The societal benefits of Australian university science result largely from the effort of its research teams. At the heart of these are Higher degree research students (HDRs), working in areas such as, for example, new forms of energy generation and storage, bushfire modelling and prediction, vaccine candidates for COVID-19, and smart materials for protective equipment.
Indeed, HDR students are a mainstay of Australian university science, being an integral part of the university research system, and increasingly the bridge that connects university science with problems and their solutions in the community. We would not have the repository of innovation to draw upon, nor a competitive level of research productivity, without them.
While this is all well understood by those inside universities, it is a matter that needs more attention from the public and from government decision makers when it comes to dealing with matters like COVID-19.
The ACDS is holding a national forum on Wednesday May 6th for science faculties and divisions to share their experiences in managing research in the face of the COVID-19 restrictions.
In connection with that event the ACDS is publishing two charts on its website to emphasise two points about the crucial role that research students play in Australian university science. We expect that our colleagues in other STEM areas could share similar data.
Chart 1 shows the number of research students in science-based fields versus research publications, as a measure of research productivity, across Australia’s universities. The association emphasizes the critical contribution that HDR students make to research. Although it doesn’t mean that just by increasing the number of research students you will increase research outputs, it does emphasise the symbiosis between them.
The impact of COVID-19 on HDR students will therefore have substantial impacts on Australian university science and its capacity to deliver innovations when the country needs them most.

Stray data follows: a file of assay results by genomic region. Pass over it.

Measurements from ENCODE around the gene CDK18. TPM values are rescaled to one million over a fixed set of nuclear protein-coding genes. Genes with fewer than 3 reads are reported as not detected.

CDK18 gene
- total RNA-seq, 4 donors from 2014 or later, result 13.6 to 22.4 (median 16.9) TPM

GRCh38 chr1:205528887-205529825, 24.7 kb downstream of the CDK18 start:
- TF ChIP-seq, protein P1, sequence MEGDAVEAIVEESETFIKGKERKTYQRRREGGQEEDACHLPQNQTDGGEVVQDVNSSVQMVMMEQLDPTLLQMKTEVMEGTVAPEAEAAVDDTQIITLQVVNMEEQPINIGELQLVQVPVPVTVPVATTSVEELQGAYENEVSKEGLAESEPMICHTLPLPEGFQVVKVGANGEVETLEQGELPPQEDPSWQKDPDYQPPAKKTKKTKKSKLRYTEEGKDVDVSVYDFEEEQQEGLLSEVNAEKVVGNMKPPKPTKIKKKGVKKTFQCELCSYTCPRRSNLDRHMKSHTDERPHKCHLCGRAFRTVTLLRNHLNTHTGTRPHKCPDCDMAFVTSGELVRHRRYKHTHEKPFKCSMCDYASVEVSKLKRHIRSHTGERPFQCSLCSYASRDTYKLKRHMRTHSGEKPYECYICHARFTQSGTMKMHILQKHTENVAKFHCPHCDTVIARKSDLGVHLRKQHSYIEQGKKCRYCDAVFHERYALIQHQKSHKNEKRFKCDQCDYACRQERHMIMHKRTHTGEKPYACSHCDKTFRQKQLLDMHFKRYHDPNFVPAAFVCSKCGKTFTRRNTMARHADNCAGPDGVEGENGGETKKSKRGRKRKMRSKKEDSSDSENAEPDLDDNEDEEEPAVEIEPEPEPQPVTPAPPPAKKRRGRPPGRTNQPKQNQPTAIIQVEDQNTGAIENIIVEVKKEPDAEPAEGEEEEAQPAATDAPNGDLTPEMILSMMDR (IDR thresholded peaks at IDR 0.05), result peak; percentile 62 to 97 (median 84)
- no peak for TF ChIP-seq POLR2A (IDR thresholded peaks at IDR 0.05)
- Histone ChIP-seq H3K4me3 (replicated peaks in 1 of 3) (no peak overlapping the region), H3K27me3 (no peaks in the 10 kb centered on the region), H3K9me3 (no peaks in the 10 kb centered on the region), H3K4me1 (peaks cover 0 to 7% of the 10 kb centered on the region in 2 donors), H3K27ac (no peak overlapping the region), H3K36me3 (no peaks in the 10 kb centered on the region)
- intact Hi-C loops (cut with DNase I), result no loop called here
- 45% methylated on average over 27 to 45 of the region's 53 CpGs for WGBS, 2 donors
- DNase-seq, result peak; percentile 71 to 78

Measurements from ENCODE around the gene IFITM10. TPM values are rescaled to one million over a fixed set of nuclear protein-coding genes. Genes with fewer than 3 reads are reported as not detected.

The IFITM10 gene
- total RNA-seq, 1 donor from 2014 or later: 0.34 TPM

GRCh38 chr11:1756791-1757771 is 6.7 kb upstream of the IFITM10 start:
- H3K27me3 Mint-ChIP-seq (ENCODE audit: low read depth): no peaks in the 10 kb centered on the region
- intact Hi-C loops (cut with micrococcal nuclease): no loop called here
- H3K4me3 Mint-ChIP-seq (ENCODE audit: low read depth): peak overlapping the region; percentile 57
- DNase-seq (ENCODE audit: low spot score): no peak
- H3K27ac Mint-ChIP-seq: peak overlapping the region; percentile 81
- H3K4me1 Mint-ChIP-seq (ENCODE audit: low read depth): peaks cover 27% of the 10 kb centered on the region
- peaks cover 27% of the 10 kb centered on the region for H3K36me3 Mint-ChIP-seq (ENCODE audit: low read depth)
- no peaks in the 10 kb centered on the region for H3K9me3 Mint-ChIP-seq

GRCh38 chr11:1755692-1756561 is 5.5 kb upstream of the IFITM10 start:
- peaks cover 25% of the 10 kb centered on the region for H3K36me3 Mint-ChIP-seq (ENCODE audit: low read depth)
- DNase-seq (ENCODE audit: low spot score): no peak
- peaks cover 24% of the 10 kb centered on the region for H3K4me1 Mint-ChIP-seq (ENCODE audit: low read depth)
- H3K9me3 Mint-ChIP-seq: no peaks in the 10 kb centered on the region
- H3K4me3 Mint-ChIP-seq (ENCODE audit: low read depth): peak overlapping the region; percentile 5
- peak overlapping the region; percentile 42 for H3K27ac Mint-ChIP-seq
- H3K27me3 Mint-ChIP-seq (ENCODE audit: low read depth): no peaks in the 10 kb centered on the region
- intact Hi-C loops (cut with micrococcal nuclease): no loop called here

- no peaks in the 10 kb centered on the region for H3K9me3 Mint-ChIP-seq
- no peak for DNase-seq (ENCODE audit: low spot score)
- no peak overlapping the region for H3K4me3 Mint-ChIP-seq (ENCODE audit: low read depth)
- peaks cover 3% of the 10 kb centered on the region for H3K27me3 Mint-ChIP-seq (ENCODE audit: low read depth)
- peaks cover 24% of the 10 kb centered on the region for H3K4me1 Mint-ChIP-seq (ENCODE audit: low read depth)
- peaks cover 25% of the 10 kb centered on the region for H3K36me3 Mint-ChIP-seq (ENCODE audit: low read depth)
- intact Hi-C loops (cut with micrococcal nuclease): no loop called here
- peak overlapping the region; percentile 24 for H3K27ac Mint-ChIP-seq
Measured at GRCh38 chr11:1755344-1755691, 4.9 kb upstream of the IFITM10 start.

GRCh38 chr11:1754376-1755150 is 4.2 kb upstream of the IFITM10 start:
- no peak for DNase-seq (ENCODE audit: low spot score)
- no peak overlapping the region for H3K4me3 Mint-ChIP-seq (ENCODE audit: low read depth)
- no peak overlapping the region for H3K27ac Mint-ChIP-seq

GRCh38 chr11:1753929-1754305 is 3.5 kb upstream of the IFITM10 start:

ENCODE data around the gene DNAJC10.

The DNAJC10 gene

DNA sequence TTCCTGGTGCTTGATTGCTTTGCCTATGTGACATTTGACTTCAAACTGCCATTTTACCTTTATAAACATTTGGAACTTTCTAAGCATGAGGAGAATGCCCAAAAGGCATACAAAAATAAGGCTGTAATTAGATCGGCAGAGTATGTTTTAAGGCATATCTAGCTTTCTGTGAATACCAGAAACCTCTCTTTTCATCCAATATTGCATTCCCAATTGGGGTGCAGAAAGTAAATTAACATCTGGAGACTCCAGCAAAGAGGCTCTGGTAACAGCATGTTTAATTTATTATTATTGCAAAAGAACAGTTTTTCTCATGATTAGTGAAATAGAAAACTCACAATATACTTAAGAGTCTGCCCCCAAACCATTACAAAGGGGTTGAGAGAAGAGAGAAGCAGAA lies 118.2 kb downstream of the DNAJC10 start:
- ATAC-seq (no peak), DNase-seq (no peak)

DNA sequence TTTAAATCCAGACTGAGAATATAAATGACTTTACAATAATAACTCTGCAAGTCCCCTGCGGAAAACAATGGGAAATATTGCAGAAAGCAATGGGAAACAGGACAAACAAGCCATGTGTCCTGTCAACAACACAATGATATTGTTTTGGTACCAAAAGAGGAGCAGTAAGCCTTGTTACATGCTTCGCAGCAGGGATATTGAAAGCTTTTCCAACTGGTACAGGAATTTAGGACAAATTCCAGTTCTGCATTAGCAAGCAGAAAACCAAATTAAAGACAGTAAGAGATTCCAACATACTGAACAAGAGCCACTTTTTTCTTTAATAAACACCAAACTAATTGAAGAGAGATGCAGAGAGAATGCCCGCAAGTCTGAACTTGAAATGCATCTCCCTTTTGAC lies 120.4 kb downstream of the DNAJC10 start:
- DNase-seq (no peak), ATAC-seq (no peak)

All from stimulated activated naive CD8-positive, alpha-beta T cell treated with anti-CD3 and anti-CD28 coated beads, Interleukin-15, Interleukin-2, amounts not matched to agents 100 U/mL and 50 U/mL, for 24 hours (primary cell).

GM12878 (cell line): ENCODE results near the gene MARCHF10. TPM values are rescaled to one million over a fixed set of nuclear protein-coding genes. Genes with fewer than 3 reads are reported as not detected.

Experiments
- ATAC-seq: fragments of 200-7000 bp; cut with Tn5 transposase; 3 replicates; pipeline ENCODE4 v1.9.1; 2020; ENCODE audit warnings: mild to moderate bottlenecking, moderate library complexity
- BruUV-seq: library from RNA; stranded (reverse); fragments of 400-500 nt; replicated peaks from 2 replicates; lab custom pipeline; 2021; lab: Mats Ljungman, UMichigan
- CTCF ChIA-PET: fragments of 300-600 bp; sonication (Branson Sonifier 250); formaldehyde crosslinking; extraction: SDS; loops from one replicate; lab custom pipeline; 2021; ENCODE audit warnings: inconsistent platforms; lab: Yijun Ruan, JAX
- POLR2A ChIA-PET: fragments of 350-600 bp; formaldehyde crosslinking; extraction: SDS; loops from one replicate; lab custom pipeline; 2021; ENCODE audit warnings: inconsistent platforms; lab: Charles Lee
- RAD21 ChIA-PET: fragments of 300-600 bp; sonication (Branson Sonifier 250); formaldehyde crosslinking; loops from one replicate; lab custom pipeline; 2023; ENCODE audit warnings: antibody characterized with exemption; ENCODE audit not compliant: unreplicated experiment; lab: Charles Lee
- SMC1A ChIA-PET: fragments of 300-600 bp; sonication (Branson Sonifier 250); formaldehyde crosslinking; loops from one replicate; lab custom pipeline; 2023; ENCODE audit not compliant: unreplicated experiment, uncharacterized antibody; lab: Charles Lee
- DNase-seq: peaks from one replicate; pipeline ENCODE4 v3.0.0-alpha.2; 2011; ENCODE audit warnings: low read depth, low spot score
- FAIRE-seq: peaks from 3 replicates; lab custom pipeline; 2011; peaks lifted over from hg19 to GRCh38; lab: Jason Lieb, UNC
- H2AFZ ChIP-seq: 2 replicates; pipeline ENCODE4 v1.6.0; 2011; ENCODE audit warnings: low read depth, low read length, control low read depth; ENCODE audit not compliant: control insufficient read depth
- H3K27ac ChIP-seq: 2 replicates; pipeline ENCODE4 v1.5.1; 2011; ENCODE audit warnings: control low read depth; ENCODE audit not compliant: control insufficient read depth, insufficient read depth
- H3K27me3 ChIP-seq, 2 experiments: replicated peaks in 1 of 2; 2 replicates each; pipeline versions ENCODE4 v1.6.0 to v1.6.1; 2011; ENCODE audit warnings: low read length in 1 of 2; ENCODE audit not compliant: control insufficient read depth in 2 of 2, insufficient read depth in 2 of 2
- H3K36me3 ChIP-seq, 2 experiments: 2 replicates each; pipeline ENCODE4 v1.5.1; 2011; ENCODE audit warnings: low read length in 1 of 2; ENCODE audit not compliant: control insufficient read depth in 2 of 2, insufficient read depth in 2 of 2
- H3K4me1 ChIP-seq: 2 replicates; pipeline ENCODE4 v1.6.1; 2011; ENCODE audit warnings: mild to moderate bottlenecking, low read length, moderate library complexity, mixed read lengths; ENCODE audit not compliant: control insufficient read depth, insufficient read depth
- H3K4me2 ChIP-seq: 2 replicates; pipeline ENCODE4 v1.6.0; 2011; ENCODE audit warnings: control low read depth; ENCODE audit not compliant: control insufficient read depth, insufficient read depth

Chart 2 shows the proportion of research students in these science related areas that come from overseas. At a national average of 44%, it is much higher than the national average for all students, undergraduate and postgraduate, which is about 30%.
Consequently, if our overseas research students were to leave Australia and go home, the impact on Australian university science would be enormously detrimental. In some universities with over 60% of science research students from overseas, the impact would be catastrophic. The way in which the impact of COVID-19 is managed, e.g.travel and entry restrictions and the ability to work in Universities or the retail or hospitality industry, will have a direct impact on these outcomes.
The situation for our domestic research students is no less precarious. There is no longer ample casual teaching to sustain them, and they are not eligible for JobSeeker or JobKeeper. Access to many research facilities and travel to field sites is restricted, but the clock is still ticking on their candidature. Despite some availability of extensions, substantial uncertainties remain for them.
We urge the Federal Government, and the National Cabinet, to develop strategies to retain and support our HDR students, domestic and international, during these challenging times. For international research students such support should include managed access to Australia and financial support to enable them to continue to contribute to innovation in Australia.
The size and composition of the research student cohort in Australian university science needs to be a matter of planning, not of unintended consequence.
Professor Brian Yates Professor John Rice
President, ACDS Executive Director, ACDS
0439 281 553 0438 438 097